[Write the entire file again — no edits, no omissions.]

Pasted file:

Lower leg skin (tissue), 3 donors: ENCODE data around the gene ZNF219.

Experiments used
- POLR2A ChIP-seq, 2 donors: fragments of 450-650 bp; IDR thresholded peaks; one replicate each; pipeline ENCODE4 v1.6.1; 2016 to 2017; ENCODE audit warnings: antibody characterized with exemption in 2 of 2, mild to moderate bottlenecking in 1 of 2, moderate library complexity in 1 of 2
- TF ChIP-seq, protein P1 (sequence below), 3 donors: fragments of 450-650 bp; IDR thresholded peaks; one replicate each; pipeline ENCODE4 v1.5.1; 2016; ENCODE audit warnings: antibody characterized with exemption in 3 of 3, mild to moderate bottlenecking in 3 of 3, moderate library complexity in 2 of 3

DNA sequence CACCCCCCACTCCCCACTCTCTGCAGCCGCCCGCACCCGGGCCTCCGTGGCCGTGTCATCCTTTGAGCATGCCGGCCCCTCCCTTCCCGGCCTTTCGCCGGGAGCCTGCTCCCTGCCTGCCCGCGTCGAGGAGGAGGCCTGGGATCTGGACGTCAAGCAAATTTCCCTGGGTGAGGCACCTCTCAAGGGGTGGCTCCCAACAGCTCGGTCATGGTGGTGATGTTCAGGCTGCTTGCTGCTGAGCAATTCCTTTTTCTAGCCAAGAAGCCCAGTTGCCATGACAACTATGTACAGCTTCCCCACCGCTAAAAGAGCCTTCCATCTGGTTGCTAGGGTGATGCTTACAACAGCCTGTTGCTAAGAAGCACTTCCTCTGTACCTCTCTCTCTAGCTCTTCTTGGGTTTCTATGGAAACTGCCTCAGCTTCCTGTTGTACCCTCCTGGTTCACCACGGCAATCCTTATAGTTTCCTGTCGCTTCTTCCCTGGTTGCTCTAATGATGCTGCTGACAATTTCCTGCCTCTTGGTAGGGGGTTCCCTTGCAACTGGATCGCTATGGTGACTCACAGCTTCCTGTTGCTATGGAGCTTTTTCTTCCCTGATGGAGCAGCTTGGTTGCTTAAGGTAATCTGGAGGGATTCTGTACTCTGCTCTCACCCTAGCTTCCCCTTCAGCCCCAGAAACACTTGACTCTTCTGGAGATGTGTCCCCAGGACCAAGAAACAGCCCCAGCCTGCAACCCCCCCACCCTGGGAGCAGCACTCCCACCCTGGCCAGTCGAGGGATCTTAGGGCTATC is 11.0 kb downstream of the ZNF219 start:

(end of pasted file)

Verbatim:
Lower leg skin (tissue), 3 donors: ENCODE data around the gene ZNF219.

Experiments used
- POLR2A ChIP-seq, 2 donors: fragments of 450-650 bp; IDR thresholded peaks; one replicate each; pipeline ENCODE4 v1.6.1; 2016 to 2017; ENCODE audit warnings: antibody characterized with exemption in 2 of 2, mild to moderate bottlenecking in 1 of 2, moderate library complexity in 1 of 2
- TF ChIP-seq, protein P1 (sequence below), 3 donors: fragments of 450-650 bp; IDR thresholded peaks; one replicate each; pipeline ENCODE4 v1.5.1; 2016; ENCODE audit warnings: antibody characterized with exemption in 3 of 3, mild to moderate bottlenecking in 3 of 3, moderate library complexity in 2 of 3

DNA sequence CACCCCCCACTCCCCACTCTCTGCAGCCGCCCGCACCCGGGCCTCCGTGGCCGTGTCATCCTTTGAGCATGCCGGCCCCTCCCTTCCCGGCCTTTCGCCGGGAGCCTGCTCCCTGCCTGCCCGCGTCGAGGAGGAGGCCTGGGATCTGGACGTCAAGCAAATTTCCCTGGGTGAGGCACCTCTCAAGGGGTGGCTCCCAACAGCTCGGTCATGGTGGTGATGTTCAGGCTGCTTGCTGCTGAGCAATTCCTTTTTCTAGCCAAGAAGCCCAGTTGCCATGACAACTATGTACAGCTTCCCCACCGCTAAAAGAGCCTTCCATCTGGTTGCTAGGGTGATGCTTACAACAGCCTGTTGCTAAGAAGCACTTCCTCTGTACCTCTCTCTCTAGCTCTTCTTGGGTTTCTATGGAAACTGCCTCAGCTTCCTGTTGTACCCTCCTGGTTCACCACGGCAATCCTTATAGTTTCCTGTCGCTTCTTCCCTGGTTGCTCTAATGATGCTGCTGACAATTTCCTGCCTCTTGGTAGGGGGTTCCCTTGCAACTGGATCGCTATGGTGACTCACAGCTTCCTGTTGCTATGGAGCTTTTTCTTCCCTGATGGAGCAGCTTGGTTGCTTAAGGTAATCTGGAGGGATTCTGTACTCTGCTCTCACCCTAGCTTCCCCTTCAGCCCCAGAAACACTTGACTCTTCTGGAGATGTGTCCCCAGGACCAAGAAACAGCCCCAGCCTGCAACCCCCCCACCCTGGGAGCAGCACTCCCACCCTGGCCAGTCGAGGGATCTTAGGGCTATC is 11.0 kb downstream of the ZNF219 start: